When someone gets food poisoning, it might be a while before they want to eat the thing that made them sick again, and the same is true for fruit flies (Drosophila melanogaster). In a study published today (July 21) in Nature, researchers determined that after a bacterial infection in the gut, glial cells and neurons in the fly brain communicate in a way that tamps down olfaction and protects the animals from eating the pathogen again.
These authors “unraveled a mechanism that on the genetic, neuronal, and organismic level connects bacteria in the gut all the way to behavior,” says Ilona Grunwald Kadow, a neuroscientist at the Technical University of Munich who did not participate in the study. “It may be one of the fundamental ways that good or bad microorganisms in our gut impact our brains.”
Genentech’s Heinrich Jasper knew from previous work that aging flies experience a big uptick in inflammation. In the gut, for instance, there’s an accumulation of epithelial damage caused by bacterial dysbiosis—a perturbation of the commensal microbiota as it changes with age—that leads to the release of inflammatory cytokines and could be connected to neurodegeneration, he explains. A 2018 study from Grunwald Kadow’s group, showing, among other things, that fruit flies lose their sense of smell with age, seemed like a good system for Jasper’s group to use to test whether or not age-related inflammation in the intestine affects the brain. Plus, previous work had shown that the loss of smelling ability can be an early sign of neurodegeneration in people.
Jasper and colleagues started by reproducing the published findings and confirmed that olfactory perception in the fly declines with age. Then, they asked whether perturbing inflammatory processes in the intestinal epithelium would be sufficient to induce that change in young flies.
In the young animals, this is a protective mechanism . . . that allows them to basically avoid the food that is laced with these bacteria.—Heinrich Jasper, Genetech
The researchers gave young flies a choice between regular food and food containing a nonlethal intestinal pathogen (Erwinia carotovora carotovora 15). The animals chose the bacteria-laced food, unless they’d been previously infected with the microbe, in which case they showed a strong preference for the normal food. They determined that after infection, the flies were less adept at detecting both attractive and aversive odors, indicating that the change in preference for the bacteria-laced food was due to a transient decrease in olfaction.
“We realized pretty quickly that this decline or this change in olfactory perception must also be an adaptive process in young animals, where intestinal inflammation occurs naturally after ingestion of enteropathogens,” Jasper says.
Once the team figured out which cytokines were released by the infected guts, they could guess which pathways might be influenced. One prime candidate was the JAK-STAT signaling pathway, known for transmitting signals between cells, such as those from cytokines, to control downstream gene expression in a variety of contexts, including cell proliferation and inflammation. Many aspects of the pathway are functionally conserved between Drosophila and mammals. When they looked, the researchers found that the shift in olfaction is facilitated by increased JAK-STAT signaling triggered by inflammatory cytokines from the gut after bacterial infection.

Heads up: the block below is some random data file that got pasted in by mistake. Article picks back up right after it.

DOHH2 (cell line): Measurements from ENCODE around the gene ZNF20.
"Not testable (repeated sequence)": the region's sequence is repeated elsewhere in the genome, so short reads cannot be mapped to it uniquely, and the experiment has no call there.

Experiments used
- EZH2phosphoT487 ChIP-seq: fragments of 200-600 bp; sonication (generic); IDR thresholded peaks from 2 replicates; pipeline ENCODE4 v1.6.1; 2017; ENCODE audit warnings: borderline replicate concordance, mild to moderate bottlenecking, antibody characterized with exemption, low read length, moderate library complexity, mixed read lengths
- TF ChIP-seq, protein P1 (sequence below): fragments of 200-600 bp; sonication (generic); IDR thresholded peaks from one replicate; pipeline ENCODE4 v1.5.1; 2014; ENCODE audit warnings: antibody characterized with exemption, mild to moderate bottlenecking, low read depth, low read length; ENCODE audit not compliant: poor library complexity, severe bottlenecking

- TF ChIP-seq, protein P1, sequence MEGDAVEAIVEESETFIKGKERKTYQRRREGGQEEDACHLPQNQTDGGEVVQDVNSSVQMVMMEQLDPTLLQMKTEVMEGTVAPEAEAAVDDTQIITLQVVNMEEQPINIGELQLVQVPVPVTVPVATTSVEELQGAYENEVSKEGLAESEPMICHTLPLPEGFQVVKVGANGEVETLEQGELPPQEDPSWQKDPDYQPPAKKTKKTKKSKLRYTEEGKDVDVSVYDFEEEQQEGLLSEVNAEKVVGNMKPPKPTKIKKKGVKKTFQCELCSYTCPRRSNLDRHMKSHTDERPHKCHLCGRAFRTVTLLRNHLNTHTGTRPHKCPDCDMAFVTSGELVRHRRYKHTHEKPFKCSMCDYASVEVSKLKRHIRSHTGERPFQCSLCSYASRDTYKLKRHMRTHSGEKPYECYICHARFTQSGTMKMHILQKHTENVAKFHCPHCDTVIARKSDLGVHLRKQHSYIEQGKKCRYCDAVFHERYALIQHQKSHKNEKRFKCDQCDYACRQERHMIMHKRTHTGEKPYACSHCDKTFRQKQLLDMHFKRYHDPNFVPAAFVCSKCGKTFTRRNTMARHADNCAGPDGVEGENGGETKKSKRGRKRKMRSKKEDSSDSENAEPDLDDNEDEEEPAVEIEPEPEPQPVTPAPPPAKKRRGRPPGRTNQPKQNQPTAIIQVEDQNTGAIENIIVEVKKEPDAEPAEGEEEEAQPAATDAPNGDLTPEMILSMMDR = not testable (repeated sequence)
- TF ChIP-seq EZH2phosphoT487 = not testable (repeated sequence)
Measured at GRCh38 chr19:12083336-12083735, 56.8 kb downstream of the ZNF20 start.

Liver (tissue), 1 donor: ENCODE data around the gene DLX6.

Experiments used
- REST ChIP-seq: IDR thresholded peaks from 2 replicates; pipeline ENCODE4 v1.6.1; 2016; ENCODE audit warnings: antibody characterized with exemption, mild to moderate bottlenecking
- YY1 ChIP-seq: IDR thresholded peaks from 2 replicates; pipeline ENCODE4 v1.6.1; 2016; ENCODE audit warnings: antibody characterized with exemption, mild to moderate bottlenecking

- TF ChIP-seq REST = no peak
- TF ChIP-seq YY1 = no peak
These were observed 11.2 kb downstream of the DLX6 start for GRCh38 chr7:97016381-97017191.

In this case, glial cells in the olfactory bulb, but not neurons, activated STAT, causing a shift in the expression of genes involved in lactate metabolism, the authors showed. The glia typically serve as metabolic support for neurons, ensuring that neurons have the molecules they need to function. There is “a transient shutdown of the lactate shuttle and an accumulation of lipids in the glia,” thereby impeding olfaction, but that gets restored once the inflammation recedes, Jasper explains.
“Olfactory research is very welcome because it reveals a little bit more of how we construct our reality and how, in many cases, pathological conditions distort that reality,” Edgar Soria-Gómez, a neuroscientist at the University of the Basque Country in Spain who was not involved in the work, writes in an email to The Scientist. Another next step would be to explore whether similar pathways are activated during viral infections or infections with other species of bacteria, he adds. “In any case, these results beautifully highlight the intense interconnection between different body systems.”
Parallel pathways in aging
Jasper’s team found that age-related inflammation in the intestine also sets off the same JAK-STAT pathway from gut to glia, leading to permanent changes in olfaction in aging flies.
“In the young animals, this is a protective mechanism . . . that allows them to basically avoid the food that is laced with these bacteria,” says Jasper. But in aging, as microbial dysbiosis sets in, there is “a chronic inflammatory response of the epithelium in old flies, which then leads to chronic release of these inflammatory cytokines, [and] chronic activation of JAK-STAT signaling in the glia,” he explains.
One of the open questions, according to Grunwald Kadow, is how conserved the pathway is in other animals and how inflammation connects to neurodegeneration—one of Jasper’s original questions. “If it’s true in the fly that having [a certain] microbiome triggers similar mechanisms as aging,” she says, “would that be also maybe an explanation why some people come down with neurodegenerative diseases earlier than others?”
Correction (July 22): The story has been updated to state that the lactate shuttle is upregulated, not shutdown as originally written. The Scientist regrets the error.